IN THE UNITED STATES DISTRICT COURT FOR THE WESTERN DISTRICT OF PENNSYLVANIA
November 8, 2010
UNITED STATES OF AMERICA
ALBERT LEROY ERVIN
The opinion of the court was delivered by: Terrence F. McVerry United States District Court Judge
Presently before the Court for disposition is the MOTION TO DISMISS THE INDICTMENT ON JURISDICTIONAL GROUNDS WITH BRIEF IN SUPPORT THEREOF (Document No. 34) and the government's response thereto (Document No. 38).
Defendant argues that the felon-in-possession statute, 18 U.S.C. § 922(g)(1), is unconstitutional, based upon his interpretation of three United States Supreme Court decisions, Jones v. United States, 529 U.S. 848 (2000), United States v. Morrison,529 U.S. 598 (2000), and United States v. Lopez, 514 U.S. 549 (1995).
In Lopez, the United States Supreme Court found that a separate provision of § 922, which prohibited firearm possession in a school zone, was unconstitutional as the regulated activity was neither economic nor contained a requirement that the possession be connected to interstate commerce. Id. at 549. In light of Lopez, the Court of Appeals for the Third Circuit considered the constitutionality of § 922(g) in its current form in United States v. Gateward, 84 F.3d 670 (3d Cir.), cert. denied, 519 U.S. 907 (1996). In Gateward, our appellate court held that § 922(g) is a proper exercise of Congressional power so long as it is proven that at some point before the defendant's possession, the firearm has traveled in interstate or foreign commerce. Gateward, 84 F.3d at 671-72.
The scope of Congressional interstate commerce power was refined again by the Supreme Court, subsequent to Gateward, in United States v. Morrison, 529 U.S. 598 (2000) (holding that activity that is non-economic and requires multiple inferences to connect the activity to interstate commerce cannot be criminalized by Congress, even when Congressional findings support the proffered connection) and in Jones v. United States, 529 U.S. 848 (2000) (ruling that absent clear Congressional intent, there is a presumption against interpreting a federal criminal statute to encompass activity that is traditionally considered with the exclusive domain of state law).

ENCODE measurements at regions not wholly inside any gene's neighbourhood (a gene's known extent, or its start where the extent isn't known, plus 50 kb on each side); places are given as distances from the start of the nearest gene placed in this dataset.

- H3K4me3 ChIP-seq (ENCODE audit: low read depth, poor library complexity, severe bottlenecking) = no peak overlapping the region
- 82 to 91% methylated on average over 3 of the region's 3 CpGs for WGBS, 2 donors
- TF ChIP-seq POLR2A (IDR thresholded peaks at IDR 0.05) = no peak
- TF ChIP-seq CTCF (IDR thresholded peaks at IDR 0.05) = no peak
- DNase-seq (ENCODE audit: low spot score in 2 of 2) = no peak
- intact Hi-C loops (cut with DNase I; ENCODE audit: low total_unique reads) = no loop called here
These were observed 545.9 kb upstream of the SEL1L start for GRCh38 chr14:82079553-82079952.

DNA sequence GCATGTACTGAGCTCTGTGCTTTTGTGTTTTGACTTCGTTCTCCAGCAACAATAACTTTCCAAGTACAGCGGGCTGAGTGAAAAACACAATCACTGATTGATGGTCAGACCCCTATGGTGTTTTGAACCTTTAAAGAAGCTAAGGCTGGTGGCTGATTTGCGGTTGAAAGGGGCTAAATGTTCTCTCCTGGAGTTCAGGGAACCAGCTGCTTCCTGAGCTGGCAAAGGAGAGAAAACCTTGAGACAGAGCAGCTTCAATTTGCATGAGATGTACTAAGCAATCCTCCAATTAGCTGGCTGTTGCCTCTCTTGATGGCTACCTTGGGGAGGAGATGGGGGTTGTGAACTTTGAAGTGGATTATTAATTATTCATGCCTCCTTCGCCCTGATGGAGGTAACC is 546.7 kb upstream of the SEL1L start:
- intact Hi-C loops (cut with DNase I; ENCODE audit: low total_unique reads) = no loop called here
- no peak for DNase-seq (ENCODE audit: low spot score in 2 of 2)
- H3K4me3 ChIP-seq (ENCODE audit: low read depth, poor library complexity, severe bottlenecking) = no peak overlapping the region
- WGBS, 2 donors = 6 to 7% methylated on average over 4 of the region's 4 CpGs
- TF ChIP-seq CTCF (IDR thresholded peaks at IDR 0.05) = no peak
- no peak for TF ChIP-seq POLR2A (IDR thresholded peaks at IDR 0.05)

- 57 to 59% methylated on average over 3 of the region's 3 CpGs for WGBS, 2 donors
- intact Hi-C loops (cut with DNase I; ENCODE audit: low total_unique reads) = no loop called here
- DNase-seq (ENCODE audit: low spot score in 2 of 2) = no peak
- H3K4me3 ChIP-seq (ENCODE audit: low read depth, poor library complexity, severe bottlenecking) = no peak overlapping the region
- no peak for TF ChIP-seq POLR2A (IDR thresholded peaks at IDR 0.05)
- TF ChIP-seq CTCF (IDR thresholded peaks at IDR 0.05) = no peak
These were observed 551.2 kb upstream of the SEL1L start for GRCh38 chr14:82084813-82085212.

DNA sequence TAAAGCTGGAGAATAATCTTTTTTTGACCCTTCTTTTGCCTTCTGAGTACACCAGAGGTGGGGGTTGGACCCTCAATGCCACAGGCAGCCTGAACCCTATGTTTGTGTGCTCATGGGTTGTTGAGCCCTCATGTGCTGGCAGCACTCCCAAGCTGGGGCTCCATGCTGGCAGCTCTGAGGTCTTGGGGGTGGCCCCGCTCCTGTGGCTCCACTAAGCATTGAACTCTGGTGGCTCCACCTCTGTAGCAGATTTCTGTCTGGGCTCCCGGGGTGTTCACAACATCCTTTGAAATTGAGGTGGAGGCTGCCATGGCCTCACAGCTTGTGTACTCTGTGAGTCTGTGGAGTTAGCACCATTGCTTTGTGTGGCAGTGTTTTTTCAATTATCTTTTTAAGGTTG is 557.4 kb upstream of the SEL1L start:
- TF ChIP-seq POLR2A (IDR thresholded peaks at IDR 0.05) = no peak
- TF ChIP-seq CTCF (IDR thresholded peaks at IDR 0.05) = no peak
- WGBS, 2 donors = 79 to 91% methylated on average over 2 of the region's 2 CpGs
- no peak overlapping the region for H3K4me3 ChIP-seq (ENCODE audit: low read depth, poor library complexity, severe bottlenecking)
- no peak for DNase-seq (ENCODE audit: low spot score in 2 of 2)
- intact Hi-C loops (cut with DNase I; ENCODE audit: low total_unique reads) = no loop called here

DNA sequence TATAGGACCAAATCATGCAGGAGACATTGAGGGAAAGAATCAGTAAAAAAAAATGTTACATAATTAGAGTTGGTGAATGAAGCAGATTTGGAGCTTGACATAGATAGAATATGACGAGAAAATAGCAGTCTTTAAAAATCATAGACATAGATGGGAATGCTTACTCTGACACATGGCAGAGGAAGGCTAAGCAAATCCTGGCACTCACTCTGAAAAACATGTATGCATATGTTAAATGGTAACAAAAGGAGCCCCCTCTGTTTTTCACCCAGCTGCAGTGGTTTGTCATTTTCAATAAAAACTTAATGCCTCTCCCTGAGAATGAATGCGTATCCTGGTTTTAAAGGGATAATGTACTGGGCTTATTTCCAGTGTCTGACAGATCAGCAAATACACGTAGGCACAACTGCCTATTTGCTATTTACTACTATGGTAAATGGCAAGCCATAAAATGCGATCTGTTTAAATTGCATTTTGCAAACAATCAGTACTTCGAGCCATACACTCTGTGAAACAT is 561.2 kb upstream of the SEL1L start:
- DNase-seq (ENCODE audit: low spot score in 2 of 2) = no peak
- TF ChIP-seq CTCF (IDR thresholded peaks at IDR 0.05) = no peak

In the wake of these rulings, the Court of Appeals for the Third Circuit reconsidered the validity of § 922(g) in United States v. Singletary, 268 F.3d 196 (3d Cir. 2001), cert. denied, 535 U.S. 976 (2002). Once again, the appellate court affirmed the validity of § 922(g) because the statute contains a jurisdictional element, which requires that the firearm at issue once traveled in interstate commerce. Yet another attempt to challenge § 922(g) followed, and the Third Circuit affirmed the holding in Singletary in United States v. Coward, 296 F.3d 176 (3d Cir. 2002).
Furthermore, the appellate court has also held that evidence that firearms were manufactured outside Pennsylvania provides the requisite nexus to, and proof that, the firearms traveled in interstate commerce. See, e.g., United States v. Leuschen, 395 F.3d 155 (3d Cir. 2005); United States v. Shambry, 392 F.3d 631, 633 (3d Cir. 2004), cert. denied, 544 U.S. 1006 (2005).
As such, the Court finds and rules that the legitimacy of § 922(g) has been well established. Accordingly, Defendant's argument that § 922(g) is unconstitutional is without merit and the Motion is DENIED.
So ORDERED this 8th day of November, 2010.
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